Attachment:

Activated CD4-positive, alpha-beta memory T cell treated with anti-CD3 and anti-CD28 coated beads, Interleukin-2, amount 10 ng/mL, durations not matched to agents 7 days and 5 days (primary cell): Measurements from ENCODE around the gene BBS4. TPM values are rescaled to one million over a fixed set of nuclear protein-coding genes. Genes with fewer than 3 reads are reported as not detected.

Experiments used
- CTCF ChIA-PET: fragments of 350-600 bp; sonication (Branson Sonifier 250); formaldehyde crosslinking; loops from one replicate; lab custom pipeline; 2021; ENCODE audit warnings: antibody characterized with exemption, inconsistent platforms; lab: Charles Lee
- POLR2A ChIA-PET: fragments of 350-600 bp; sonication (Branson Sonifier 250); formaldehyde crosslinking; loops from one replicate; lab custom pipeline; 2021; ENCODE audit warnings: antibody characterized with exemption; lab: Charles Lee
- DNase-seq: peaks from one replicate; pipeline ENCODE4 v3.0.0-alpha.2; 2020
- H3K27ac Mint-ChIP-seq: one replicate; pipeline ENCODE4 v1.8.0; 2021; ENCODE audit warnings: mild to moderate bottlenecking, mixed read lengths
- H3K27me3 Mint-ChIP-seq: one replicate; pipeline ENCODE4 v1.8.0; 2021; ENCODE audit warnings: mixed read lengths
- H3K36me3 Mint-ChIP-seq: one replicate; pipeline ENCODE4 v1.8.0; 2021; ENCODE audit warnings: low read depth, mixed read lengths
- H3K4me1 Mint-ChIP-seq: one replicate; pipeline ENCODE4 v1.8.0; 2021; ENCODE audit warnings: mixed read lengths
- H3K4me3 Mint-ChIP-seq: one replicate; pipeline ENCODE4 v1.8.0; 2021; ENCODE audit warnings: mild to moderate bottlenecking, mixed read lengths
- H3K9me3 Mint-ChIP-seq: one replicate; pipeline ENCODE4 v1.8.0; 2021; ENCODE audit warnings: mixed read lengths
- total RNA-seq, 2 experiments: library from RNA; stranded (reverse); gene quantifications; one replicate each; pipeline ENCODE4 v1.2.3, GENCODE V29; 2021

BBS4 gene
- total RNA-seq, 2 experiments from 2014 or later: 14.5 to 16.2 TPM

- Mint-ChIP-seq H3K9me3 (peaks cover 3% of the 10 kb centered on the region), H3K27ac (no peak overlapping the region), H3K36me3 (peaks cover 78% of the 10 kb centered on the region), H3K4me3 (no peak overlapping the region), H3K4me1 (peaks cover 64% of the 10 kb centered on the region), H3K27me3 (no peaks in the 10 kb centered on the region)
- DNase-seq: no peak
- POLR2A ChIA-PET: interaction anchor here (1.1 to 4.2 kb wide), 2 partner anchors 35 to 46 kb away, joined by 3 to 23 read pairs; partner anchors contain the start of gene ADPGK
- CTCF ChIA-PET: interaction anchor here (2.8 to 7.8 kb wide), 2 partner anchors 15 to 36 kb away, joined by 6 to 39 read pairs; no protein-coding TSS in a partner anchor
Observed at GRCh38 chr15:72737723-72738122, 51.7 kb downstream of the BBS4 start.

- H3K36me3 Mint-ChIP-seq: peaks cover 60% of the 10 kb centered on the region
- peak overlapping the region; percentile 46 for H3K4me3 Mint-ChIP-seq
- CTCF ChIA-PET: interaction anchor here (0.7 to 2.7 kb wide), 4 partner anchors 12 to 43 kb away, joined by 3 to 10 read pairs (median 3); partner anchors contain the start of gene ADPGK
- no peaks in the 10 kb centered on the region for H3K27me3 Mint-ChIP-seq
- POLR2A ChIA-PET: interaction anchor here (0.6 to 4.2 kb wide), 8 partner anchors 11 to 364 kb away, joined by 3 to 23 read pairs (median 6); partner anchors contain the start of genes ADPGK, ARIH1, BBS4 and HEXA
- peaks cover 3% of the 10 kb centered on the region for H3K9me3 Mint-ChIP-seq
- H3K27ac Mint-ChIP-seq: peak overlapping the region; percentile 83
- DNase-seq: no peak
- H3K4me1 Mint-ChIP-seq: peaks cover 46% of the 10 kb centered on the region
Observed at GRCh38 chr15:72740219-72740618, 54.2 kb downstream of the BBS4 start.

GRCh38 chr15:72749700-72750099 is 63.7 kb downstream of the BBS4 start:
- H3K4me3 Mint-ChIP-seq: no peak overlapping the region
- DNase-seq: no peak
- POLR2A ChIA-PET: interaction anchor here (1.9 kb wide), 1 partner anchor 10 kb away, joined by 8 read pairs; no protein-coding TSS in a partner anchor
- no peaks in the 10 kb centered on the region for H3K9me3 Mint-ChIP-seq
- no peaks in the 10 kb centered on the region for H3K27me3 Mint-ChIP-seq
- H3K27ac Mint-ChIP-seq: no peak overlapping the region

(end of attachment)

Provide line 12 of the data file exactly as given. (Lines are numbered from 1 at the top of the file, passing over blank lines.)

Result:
- total RNA-seq, 2 experiments: library from RNA; stranded (reverse); gene quantifications; one replicate each; pipeline ENCODE4 v1.2.3, GENCODE V29; 2021